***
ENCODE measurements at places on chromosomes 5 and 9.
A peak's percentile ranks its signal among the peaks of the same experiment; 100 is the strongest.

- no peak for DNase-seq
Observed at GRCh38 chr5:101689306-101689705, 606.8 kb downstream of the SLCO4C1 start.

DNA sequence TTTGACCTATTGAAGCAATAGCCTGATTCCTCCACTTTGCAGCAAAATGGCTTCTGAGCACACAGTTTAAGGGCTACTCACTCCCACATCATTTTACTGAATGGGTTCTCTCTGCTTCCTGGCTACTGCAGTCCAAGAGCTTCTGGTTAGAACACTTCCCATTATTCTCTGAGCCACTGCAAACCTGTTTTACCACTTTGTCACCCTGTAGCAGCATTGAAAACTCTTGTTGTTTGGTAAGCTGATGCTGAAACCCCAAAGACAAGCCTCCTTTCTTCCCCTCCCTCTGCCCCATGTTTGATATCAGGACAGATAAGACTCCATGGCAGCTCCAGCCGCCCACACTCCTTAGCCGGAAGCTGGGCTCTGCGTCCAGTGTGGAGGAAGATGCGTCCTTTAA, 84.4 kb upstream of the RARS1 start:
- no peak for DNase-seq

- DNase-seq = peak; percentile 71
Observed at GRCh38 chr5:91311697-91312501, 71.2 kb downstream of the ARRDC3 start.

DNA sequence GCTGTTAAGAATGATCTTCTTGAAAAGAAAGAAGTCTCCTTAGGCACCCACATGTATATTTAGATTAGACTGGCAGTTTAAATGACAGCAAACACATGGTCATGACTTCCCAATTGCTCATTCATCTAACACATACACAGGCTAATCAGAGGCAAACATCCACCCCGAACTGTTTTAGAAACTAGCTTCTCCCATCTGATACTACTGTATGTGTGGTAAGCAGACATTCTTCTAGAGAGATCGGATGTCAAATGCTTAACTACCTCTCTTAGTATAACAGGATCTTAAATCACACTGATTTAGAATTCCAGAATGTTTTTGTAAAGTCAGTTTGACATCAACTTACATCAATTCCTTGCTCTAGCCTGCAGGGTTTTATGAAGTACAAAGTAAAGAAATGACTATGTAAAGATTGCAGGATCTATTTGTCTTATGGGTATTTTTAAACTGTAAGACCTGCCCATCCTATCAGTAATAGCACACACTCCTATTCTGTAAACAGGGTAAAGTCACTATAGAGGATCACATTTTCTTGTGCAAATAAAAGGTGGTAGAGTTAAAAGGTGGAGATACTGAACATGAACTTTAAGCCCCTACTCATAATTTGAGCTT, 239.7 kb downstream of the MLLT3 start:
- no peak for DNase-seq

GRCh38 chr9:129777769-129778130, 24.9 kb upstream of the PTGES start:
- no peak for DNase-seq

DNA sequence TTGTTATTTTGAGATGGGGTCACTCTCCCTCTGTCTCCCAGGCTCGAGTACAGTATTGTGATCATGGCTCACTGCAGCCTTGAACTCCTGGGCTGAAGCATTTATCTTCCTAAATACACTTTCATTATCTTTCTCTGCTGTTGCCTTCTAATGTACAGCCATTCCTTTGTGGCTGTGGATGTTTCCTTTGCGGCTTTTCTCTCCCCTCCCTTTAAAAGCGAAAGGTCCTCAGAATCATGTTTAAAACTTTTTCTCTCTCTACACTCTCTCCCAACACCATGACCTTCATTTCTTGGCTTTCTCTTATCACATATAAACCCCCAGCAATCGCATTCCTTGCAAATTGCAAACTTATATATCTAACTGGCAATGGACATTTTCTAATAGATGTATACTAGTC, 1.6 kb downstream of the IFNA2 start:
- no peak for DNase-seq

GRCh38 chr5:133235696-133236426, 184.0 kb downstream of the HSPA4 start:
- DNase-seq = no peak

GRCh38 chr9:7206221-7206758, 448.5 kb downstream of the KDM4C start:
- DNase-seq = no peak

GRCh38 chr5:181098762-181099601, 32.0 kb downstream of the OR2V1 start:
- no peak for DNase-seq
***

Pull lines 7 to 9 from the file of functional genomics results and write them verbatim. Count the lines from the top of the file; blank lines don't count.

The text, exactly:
- DNase-seq = peak; percentile 71
Observed at GRCh38 chr5:91311697-91312501, 71.2 kb downstream of the ARRDC3 start.

DNA sequence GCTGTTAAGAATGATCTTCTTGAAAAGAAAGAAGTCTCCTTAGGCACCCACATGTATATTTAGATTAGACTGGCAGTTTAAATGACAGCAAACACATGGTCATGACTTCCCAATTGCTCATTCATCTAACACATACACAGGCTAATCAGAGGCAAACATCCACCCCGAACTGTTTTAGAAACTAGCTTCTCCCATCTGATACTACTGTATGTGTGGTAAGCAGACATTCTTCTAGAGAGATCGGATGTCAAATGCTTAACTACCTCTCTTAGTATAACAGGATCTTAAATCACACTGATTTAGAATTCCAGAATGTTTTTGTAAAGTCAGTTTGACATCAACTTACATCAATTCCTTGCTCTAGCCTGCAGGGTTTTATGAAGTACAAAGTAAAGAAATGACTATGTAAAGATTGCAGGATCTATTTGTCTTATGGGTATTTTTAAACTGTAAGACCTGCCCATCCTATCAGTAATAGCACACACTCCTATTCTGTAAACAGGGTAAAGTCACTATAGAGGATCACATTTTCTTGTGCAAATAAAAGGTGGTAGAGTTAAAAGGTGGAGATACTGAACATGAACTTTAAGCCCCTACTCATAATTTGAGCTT, 239.7 kb downstream of the MLLT3 start: